In the current campaign for the American Presidency,the GOP candidate Donald Trump's proposed temporary ban on Muslims seeking entry into the United States is a big vote-getter amongst Republicans. Trump is calling "... for a total and complete shutdown of Muslims entering the United States until our country's representatives can figure out what is going on."
Some six months after the December 2015 statement proposing the ban, Trump generously offered to limit the ban to specific terrorist countries, adding that there is existing knowledge as to which countries these are.
A poll taken two weeks after the minute revision to the ban revealed that 35 per cent of Americans support the idea. The CBS News/New York Times poll conducted from July 8 to 12, 2016 had 56 per cent of Republicans in agreement with "... temporarily banning Muslims from other countries from entering the United States" (note that the question doesn't refer to any limit to "terrorist countries").
The proposed Trump Muslim ban was widely denounced as unconstitutional. Indeed, perhaps the best source for this rather obvious observation is none other than Trump's running mate, Mike Pence. Back in December 2015, Pence referred to the proposed ban as "offensive" and "unconstitutional." Now, however, he believes that the revised version of the ban is just fine.
A ban that Pence and nearly all Republicans would consider unconstitutional is one that would infringe on the right of Americans to bear arms. A McClatchy-Marist poll carried out from July 5 to 9, 2016 reveals that 66 per cent of Republicans versus 23 per cent of Democrats oppose a ban on the sale of assault weapons and semi-automatic rifles.
Pence strongly supports a right to carry a firearm in public. While holding a similar view on the Constitution's right to bear arms, Trump has nonetheless expressed openness to banning people on terrorist watch lists from purchasing firearms.
The striking paradox in the Muslim ban is Trump's inference that it would be in effect until such time as "... we figure out what is going on." He declared that "... it is obvious to anybody the hatred is beyond comprehension. Where this hatred comes from and why we will have to determine. Until we are able to determine and understand this problem and the dangerous threat it poses, our country cannot be the victims of horrendous attacks by people that believe only in Jihad, and have no sense of reason or respect for human life."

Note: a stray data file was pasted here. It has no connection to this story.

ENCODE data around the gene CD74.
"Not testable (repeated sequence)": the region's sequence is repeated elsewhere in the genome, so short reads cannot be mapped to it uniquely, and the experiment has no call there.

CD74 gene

Don't Trump and the Republicans insist that they know what is going on? Trump repeatedly berates Barack Obama for not using the term radical Islam, which is to state the obvious when it comes to the source of terrorism. I highly doubt that making the ban temporary is Trump's way of looking into the root causes of the hatred that underlies terrorism.
Many American voters seemingly appreciate the fact that Trump would propose such a ban regardless of whether it can be implemented. A Gallup poll conducted from June 14 to 15, 2016 found that only 17 per cent of Americans thought that such a ban would be effective.
Many Americans likely realize that actually putting this thing into effect risks compromising a Constitution that Americans greatly value.
The idea of building a wall between Mexico and the United States, while attractive to many Republicans, is surely seen as unrealistic by members of the GOP. Getting the Mexicans to pay for it is ludicrous. Whether it's a ban on Muslims or a wall with Mexico, it's just the thought of such things rather than any action that matters for many Republicans. It's the thought that counts.
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